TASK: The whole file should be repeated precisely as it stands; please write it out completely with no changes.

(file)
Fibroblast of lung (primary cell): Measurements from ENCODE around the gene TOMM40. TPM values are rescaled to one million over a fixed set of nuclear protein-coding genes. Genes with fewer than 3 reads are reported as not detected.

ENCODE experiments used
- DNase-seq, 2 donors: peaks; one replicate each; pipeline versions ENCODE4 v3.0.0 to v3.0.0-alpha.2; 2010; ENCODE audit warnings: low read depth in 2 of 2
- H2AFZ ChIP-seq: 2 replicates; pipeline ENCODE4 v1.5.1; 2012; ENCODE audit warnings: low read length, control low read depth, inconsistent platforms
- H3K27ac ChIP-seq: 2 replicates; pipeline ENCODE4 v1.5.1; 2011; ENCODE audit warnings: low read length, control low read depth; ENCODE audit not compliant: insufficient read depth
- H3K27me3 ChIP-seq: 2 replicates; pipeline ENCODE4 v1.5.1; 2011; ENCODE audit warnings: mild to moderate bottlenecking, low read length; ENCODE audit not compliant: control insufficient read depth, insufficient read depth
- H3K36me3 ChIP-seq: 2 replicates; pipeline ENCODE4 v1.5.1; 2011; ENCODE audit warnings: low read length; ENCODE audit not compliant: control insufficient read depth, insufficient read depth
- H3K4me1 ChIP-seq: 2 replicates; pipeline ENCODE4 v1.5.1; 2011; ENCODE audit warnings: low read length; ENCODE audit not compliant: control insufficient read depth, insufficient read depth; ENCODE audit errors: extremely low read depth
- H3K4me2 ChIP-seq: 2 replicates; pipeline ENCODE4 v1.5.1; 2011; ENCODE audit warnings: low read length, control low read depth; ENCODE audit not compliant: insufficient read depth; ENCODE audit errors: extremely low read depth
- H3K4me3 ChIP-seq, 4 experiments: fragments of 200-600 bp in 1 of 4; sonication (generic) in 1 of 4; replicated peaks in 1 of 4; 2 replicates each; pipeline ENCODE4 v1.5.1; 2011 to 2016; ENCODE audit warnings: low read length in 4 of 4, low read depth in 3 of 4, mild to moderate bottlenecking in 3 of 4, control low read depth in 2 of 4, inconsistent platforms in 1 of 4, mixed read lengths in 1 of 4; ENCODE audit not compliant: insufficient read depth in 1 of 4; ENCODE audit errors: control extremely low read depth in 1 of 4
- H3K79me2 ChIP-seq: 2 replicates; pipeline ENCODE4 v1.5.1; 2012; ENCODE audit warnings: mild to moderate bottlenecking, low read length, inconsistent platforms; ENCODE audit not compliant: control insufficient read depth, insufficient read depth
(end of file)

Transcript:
Fibroblast of lung (primary cell): Measurements from ENCODE around the gene TOMM40. TPM values are rescaled to one million over a fixed set of nuclear protein-coding genes. Genes with fewer than 3 reads are reported as not detected.

ENCODE experiments used
- DNase-seq, 2 donors: peaks; one replicate each; pipeline versions ENCODE4 v3.0.0 to v3.0.0-alpha.2; 2010; ENCODE audit warnings: low read depth in 2 of 2
- H2AFZ ChIP-seq: 2 replicates; pipeline ENCODE4 v1.5.1; 2012; ENCODE audit warnings: low read length, control low read depth, inconsistent platforms
- H3K27ac ChIP-seq: 2 replicates; pipeline ENCODE4 v1.5.1; 2011; ENCODE audit warnings: low read length, control low read depth; ENCODE audit not compliant: insufficient read depth
- H3K27me3 ChIP-seq: 2 replicates; pipeline ENCODE4 v1.5.1; 2011; ENCODE audit warnings: mild to moderate bottlenecking, low read length; ENCODE audit not compliant: control insufficient read depth, insufficient read depth
- H3K36me3 ChIP-seq: 2 replicates; pipeline ENCODE4 v1.5.1; 2011; ENCODE audit warnings: low read length; ENCODE audit not compliant: control insufficient read depth, insufficient read depth
- H3K4me1 ChIP-seq: 2 replicates; pipeline ENCODE4 v1.5.1; 2011; ENCODE audit warnings: low read length; ENCODE audit not compliant: control insufficient read depth, insufficient read depth; ENCODE audit errors: extremely low read depth
- H3K4me2 ChIP-seq: 2 replicates; pipeline ENCODE4 v1.5.1; 2011; ENCODE audit warnings: low read length, control low read depth; ENCODE audit not compliant: insufficient read depth; ENCODE audit errors: extremely low read depth
- H3K4me3 ChIP-seq, 4 experiments: fragments of 200-600 bp in 1 of 4; sonication (generic) in 1 of 4; replicated peaks in 1 of 4; 2 replicates each; pipeline ENCODE4 v1.5.1; 2011 to 2016; ENCODE audit warnings: low read length in 4 of 4, low read depth in 3 of 4, mild to moderate bottlenecking in 3 of 4, control low read depth in 2 of 4, inconsistent platforms in 1 of 4, mixed read lengths in 1 of 4; ENCODE audit not compliant: insufficient read depth in 1 of 4; ENCODE audit errors: control extremely low read depth in 1 of 4
- H3K79me2 ChIP-seq: 2 replicates; pipeline ENCODE4 v1.5.1; 2012; ENCODE audit warnings: mild to moderate bottlenecking, low read length, inconsistent platforms; ENCODE audit not compliant: control insufficient read depth, insufficient read depth